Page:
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Find me more frequently for the time being at Folk-Art-Life.


Dharma Strasser Maccoll

Dharma Strasser-Maccoll was my very first ceramic teacher in college.  More than anything she taught me that there is a limitless realm of possibilities out there for ceramics.  She always encouraged me to think outside the box and not feel limited by or to one medium.  You can see why she offered such advice by looking at these pieces above. Maccoll is a trained painter who fell madly in love with clay as an alternative medium while in school. Now she has married the two and and creates beautiful, abstract illustrations on fine artisan paper using watercolor, silk thread, and thousands of tiny porcelain beads that she sculpts by hand. In addition to her fine art, Maccoll also creates a darling pottery collection which she sells in local shops around the Bay Area. I guess there's always that little part of us, no matter how far out we get, that needs to return to the pot every once in a while, huh?

(images via artist's own website and Walker Contemporary)


Matt Repsher

More earthenware love... what can I say? These pieces are phenomenal. Repsher says a lot of his inspiration comes from architecture which I think is very apparent in his work but in a subtle way.  His shapes are so strong but the influence is visible only when you think about it. If you aren't thinking about the architectural sense of his work, they just read as remarkable forms. I love that!

And I'm sorry the post is so late today. I slept in for once and then spent a lovely day with my fantastic grandmother. I forget the rest of the world exists when I hang out with her.  It looks like it's going to be a beautiful weekend where I am, I hope you enjoy yours, too, wherever these pots find you. ;)

(images via Akar and Santa Fe Clay)


Off Subject: Linda Hutchins

Whew, since beginning my textiles class this past semester I have been completely enraptured by the sculptural and painterly uses of fiber. (Side note, if you'd like to see any of my own textile work visit my other blog, Everyday Object.) Linda Hutchins is an artist I came across in the April/May 2010 issue of FiberArts that we had in the studio.  Her work is a perfect example of textile as sculpture. With just a needle, some thread and a little bit of organza, Hutchins creates these airy pieces which linger like the ghosts of domesticity- beautiful and uncomfortable at once.

(images via artist's own website)


Studio Time: My Embroidered Self Portrait

I thought I would share with you the project I am most excited about from the last semester.  The assignment was to stitch a self-portrait, this was the embroidery learning module. It's not complete, but I am still really pleased with the results thus far.  I have a few more lazy daisy appliques, several french knots, and a bit of couching to finish up. Then I plan to frame it...

I have to say, this is my first experience embroidering. It feels like I'm a fish in water, though, the most beautiful and exciting rolling stream. Below is my sampler, which is basically that- a sample of all the embroidery stitches you know, or are learning as was this case. I love it as well and am considering sticking it in a frame, too.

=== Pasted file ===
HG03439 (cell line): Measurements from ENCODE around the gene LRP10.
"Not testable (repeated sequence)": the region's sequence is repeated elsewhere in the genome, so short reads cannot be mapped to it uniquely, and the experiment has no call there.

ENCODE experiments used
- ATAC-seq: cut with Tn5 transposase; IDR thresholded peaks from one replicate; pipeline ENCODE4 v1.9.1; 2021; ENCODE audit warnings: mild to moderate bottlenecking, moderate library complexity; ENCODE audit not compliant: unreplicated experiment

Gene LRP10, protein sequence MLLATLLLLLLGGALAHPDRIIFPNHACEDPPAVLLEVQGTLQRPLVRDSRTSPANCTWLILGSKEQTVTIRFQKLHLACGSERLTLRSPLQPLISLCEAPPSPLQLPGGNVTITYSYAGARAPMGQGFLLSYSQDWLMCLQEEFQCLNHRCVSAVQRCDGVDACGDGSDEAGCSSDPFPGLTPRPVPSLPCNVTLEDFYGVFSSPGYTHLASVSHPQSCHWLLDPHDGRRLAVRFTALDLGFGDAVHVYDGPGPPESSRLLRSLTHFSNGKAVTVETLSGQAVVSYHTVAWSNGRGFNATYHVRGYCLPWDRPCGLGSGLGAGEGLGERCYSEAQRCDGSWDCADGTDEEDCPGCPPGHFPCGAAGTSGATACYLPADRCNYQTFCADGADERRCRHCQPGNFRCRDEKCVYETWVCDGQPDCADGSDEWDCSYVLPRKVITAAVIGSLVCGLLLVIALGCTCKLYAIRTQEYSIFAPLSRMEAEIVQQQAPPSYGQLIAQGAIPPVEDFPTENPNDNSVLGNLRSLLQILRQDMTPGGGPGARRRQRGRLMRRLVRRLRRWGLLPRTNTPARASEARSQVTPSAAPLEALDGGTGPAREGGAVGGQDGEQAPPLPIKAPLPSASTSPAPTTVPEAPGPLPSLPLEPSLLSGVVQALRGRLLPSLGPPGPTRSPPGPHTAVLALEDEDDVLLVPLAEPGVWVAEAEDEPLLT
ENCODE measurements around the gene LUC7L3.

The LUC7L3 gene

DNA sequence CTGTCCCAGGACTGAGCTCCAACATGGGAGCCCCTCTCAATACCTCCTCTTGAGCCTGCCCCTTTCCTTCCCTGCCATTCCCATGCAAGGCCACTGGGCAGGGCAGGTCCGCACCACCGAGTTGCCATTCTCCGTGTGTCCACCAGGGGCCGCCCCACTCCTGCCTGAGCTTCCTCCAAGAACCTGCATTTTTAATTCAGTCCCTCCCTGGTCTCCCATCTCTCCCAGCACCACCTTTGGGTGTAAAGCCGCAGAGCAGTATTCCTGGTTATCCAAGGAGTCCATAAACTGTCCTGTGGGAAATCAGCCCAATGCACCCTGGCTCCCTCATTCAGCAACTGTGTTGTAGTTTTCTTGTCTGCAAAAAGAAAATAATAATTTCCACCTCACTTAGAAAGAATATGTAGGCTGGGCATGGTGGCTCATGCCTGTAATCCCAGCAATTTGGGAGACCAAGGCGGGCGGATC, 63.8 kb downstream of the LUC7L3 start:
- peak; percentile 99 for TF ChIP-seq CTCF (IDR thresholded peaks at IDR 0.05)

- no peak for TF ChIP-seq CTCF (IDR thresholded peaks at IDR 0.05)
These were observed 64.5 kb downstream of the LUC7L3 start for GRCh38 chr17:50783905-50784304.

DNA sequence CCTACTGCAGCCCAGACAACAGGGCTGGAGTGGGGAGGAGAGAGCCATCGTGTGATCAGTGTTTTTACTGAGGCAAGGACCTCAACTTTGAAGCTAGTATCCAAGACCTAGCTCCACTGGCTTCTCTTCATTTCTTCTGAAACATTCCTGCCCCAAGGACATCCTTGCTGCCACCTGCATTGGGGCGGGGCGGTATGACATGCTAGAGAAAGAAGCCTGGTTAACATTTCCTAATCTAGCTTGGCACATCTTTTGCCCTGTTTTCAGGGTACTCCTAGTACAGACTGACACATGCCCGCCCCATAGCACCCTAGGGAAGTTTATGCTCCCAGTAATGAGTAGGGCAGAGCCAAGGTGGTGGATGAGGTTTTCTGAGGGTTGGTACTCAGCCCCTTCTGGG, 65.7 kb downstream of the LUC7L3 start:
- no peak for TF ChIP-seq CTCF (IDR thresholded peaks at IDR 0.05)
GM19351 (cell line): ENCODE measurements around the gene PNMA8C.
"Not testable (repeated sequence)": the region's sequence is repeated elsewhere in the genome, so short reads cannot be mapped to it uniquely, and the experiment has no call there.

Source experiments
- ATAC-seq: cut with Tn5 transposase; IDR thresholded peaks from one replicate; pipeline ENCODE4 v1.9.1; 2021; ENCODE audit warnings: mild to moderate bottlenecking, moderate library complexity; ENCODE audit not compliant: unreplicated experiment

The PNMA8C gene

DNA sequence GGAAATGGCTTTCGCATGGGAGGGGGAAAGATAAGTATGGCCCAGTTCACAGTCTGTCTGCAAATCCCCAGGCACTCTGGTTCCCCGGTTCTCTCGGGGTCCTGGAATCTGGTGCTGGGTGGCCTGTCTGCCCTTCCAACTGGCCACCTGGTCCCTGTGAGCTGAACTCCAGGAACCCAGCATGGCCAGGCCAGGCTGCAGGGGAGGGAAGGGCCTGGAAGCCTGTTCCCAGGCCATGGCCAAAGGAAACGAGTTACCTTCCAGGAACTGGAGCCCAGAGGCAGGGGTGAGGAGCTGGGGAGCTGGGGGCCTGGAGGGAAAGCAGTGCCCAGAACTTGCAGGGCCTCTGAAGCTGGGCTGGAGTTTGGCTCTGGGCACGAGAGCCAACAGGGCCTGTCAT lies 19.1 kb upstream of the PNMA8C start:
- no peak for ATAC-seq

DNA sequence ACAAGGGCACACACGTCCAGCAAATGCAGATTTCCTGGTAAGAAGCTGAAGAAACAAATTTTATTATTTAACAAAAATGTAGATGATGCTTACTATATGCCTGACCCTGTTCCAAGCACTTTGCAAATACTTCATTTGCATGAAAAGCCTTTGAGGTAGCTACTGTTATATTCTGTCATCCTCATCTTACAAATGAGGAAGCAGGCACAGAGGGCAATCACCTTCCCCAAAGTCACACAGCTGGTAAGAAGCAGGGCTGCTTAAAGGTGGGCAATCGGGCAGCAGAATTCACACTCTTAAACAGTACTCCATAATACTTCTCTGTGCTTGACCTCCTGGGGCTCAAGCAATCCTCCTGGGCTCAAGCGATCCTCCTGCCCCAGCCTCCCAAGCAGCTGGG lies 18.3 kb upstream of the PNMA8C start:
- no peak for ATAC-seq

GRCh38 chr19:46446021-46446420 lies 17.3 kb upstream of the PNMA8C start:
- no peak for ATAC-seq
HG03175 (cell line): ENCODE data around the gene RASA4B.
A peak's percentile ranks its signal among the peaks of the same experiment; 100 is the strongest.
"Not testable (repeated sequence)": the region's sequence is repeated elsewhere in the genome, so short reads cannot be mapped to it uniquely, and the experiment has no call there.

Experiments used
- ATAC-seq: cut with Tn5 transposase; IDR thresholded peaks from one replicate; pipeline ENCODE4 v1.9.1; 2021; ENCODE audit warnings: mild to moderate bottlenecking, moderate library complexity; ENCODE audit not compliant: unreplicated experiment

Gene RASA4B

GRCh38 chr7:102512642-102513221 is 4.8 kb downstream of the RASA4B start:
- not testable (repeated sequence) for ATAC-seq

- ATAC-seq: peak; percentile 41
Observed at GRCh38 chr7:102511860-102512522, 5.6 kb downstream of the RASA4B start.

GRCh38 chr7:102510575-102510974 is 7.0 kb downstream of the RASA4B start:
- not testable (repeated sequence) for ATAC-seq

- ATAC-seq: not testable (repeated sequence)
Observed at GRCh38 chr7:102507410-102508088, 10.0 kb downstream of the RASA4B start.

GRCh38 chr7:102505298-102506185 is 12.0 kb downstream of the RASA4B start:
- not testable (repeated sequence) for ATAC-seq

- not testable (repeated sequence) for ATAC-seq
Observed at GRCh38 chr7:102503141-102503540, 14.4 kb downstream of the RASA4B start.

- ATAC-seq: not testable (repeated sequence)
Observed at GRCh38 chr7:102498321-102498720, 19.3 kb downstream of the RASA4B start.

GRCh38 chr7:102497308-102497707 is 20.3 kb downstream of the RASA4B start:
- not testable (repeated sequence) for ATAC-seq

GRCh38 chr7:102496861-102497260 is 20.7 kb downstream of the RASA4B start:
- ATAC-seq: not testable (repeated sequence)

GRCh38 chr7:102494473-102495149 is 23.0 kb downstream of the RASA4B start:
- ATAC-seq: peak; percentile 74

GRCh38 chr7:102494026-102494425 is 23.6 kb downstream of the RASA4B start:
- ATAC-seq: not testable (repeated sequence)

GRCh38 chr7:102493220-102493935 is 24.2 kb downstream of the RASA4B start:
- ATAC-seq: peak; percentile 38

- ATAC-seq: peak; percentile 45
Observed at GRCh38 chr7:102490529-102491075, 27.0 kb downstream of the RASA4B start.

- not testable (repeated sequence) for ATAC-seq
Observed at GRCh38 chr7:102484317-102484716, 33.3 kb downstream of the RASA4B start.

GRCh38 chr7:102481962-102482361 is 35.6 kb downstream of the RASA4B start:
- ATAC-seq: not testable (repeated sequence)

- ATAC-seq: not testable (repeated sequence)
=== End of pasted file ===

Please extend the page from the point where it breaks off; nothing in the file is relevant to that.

I'll be sure to post pictures of the finished and framed pieces. Plus I hope to do some more work this summer in this medium. So stay tuned. ;)

12/14/10 Update: The top photo is the finished and framed piece. Still working on those summer projects.

Sandi Pierantozzi

I think that Sandi Pierantozzi is a great example of how to maintain a certain consistency in the style of your work while still freely exploring different patterns, shapes, and techniques.  These pieces all offer a unique visual experience but they still sit next to one another so peacefully, so naturally.  On another note, I love the buttery feel of these shapes. They are so smooth and pillowy.  I think it might shock me to hold one and experience the actual weight of the object. I love it when that happens! ;)

(images via artist's website and The Clay Studio)

Neil Patterson

It amazes me what some carving and spot on glazing can lead to in ceramics. I love the architectural feel of Patterson's work and the idea that holding any one of these pieces would bring such tactile enjoyment... I really hope to see these in person someday.

(images via artist's website)


Lowri Davies

Lowri Davies has been all over the blogosphere with her delicately printed ceramics. But I just can't resist giving them a little more air time.  The illustrations look like scenes out of Nora's Castle and the light use of gilding adds just the right amount of formality to the whimsical pieces. I am very curious about her techniques for layering images... any guesses?

(images via artist's website, Print & Pattern, and Yatzer)


Margaret Keelan

Many of you might already be familiar with Keelan's sculptures, but I'm sharing them anyway because I got to see them live and in action this weekend at the San Francisco Fine Arts Fair. It is always so exiting to see work in real life as opposed to over the web or slide lectures.  The details and glazing that go into these sculptures are magnificent and each piece feels as though it is carrying an entire history that we as viewers can only aspire to discover.

(images via Pacini Lubel Gallery)

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